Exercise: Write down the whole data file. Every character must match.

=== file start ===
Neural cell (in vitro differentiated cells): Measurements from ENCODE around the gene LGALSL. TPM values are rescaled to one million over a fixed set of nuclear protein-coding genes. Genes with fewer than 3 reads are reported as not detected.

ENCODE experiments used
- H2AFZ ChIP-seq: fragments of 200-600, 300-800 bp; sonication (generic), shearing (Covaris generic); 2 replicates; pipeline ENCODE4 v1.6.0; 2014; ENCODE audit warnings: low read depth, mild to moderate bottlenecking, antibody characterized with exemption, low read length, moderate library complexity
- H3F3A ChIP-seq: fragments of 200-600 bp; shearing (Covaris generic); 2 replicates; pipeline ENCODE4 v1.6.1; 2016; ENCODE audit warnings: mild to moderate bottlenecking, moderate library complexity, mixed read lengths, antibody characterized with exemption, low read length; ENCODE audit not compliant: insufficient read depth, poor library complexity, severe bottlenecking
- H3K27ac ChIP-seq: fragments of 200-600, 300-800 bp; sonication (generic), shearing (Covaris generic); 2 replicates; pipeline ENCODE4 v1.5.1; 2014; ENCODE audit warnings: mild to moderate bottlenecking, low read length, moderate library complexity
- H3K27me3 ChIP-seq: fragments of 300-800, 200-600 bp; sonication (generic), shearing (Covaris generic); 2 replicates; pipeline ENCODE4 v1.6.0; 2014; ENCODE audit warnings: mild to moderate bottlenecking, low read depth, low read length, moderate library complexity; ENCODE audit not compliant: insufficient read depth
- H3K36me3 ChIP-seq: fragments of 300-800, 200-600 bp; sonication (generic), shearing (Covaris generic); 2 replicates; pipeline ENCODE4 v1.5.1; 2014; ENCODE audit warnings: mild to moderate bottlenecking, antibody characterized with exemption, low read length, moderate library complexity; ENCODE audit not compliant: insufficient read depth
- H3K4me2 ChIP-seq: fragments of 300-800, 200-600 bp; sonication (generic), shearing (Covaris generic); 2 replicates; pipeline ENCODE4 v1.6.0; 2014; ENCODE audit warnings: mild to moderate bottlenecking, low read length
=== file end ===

Neural cell (in vitro differentiated cells): Measurements from ENCODE around the gene LGALSL. TPM values are rescaled to one million over a fixed set of nuclear protein-coding genes. Genes with fewer than 3 reads are reported as not detected.

ENCODE experiments used
- H2AFZ ChIP-seq: fragments of 200-600, 300-800 bp; sonication (generic), shearing (Covaris generic); 2 replicates; pipeline ENCODE4 v1.6.0; 2014; ENCODE audit warnings: low read depth, mild to moderate bottlenecking, antibody characterized with exemption, low read length, moderate library complexity
- H3F3A ChIP-seq: fragments of 200-600 bp; shearing (Covaris generic); 2 replicates; pipeline ENCODE4 v1.6.1; 2016; ENCODE audit warnings: mild to moderate bottlenecking, moderate library complexity, mixed read lengths, antibody characterized with exemption, low read length; ENCODE audit not compliant: insufficient read depth, poor library complexity, severe bottlenecking
- H3K27ac ChIP-seq: fragments of 200-600, 300-800 bp; sonication (generic), shearing (Covaris generic); 2 replicates; pipeline ENCODE4 v1.5.1; 2014; ENCODE audit warnings: mild to moderate bottlenecking, low read length, moderate library complexity
- H3K27me3 ChIP-seq: fragments of 300-800, 200-600 bp; sonication (generic), shearing (Covaris generic); 2 replicates; pipeline ENCODE4 v1.6.0; 2014; ENCODE audit warnings: mild to moderate bottlenecking, low read depth, low read length, moderate library complexity; ENCODE audit not compliant: insufficient read depth
- H3K36me3 ChIP-seq: fragments of 300-800, 200-600 bp; sonication (generic), shearing (Covaris generic); 2 replicates; pipeline ENCODE4 v1.5.1; 2014; ENCODE audit warnings: mild to moderate bottlenecking, antibody characterized with exemption, low read length, moderate library complexity; ENCODE audit not compliant: insufficient read depth
- H3K4me2 ChIP-seq: fragments of 300-800, 200-600 bp; sonication (generic), shearing (Covaris generic); 2 replicates; pipeline ENCODE4 v1.6.0; 2014; ENCODE audit warnings: mild to moderate bottlenecking, low read length